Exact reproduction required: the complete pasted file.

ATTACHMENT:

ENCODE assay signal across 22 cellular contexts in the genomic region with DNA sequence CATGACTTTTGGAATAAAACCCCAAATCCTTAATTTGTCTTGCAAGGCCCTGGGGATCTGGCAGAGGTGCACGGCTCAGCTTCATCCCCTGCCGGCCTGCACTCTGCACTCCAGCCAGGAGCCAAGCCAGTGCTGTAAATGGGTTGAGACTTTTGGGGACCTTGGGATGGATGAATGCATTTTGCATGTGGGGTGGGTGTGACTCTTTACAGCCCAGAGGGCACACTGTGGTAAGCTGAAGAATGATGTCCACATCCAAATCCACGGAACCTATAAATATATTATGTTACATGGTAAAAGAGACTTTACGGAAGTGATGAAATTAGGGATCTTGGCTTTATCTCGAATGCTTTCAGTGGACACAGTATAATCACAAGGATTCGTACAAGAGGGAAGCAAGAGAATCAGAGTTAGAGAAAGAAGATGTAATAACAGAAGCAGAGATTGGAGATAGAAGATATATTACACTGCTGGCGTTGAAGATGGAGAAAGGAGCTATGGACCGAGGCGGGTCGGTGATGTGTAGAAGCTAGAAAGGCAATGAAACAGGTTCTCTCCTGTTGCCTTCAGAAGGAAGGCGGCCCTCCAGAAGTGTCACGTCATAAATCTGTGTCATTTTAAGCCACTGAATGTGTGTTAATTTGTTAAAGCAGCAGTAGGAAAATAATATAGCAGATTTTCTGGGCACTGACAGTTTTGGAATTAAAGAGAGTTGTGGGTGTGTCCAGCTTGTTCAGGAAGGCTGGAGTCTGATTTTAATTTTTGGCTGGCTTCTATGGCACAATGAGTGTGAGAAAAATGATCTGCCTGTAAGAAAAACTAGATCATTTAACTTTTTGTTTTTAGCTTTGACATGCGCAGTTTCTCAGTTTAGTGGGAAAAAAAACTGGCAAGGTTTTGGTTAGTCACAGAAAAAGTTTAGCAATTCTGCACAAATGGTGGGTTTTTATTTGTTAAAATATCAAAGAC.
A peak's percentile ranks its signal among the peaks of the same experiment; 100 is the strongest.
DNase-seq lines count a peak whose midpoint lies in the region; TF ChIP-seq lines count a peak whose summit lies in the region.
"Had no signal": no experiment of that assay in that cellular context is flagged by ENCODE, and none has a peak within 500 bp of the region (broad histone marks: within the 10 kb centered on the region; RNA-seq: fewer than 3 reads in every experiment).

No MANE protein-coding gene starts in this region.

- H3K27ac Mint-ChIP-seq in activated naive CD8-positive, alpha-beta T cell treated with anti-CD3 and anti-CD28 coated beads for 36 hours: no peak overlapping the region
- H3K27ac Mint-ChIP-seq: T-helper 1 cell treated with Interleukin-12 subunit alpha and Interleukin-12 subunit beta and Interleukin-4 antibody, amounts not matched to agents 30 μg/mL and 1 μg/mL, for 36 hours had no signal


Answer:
ENCODE assay signal across 22 cellular contexts in the genomic region with DNA sequence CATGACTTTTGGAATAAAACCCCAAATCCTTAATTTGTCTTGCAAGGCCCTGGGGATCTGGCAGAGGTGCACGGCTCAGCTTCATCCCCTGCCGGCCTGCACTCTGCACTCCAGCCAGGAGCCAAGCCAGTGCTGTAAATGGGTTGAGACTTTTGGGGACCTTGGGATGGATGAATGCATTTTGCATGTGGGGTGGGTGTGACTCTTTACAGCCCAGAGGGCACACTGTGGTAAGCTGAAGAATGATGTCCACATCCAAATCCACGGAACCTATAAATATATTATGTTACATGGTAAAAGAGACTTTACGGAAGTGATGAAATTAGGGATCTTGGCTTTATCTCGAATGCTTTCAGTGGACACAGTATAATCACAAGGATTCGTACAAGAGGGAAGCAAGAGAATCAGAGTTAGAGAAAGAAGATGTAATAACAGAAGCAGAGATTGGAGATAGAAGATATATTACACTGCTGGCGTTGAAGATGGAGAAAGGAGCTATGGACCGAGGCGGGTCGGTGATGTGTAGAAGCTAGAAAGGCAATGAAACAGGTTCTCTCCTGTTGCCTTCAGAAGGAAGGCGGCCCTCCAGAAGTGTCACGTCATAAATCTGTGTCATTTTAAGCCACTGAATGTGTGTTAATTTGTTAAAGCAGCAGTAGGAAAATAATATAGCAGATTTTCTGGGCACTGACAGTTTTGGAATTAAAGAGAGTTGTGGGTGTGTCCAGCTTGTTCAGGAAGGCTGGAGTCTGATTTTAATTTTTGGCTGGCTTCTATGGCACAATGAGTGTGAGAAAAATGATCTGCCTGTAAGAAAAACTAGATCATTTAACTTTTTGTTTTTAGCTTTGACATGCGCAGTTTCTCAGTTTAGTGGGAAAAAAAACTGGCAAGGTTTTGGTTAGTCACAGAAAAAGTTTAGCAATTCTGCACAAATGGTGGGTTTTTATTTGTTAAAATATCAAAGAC.
A peak's percentile ranks its signal among the peaks of the same experiment; 100 is the strongest.
DNase-seq lines count a peak whose midpoint lies in the region; TF ChIP-seq lines count a peak whose summit lies in the region.
"Had no signal": no experiment of that assay in that cellular context is flagged by ENCODE, and none has a peak within 500 bp of the region (broad histone marks: within the 10 kb centered on the region; RNA-seq: fewer than 3 reads in every experiment).

No MANE protein-coding gene starts in this region.

- H3K27ac Mint-ChIP-seq in activated naive CD8-positive, alpha-beta T cell treated with anti-CD3 and anti-CD28 coated beads for 36 hours: no peak overlapping the region
- H3K27ac Mint-ChIP-seq: T-helper 1 cell treated with Interleukin-12 subunit alpha and Interleukin-12 subunit beta and Interleukin-4 antibody, amounts not matched to agents 30 μg/mL and 1 μg/mL, for 36 hours had no signal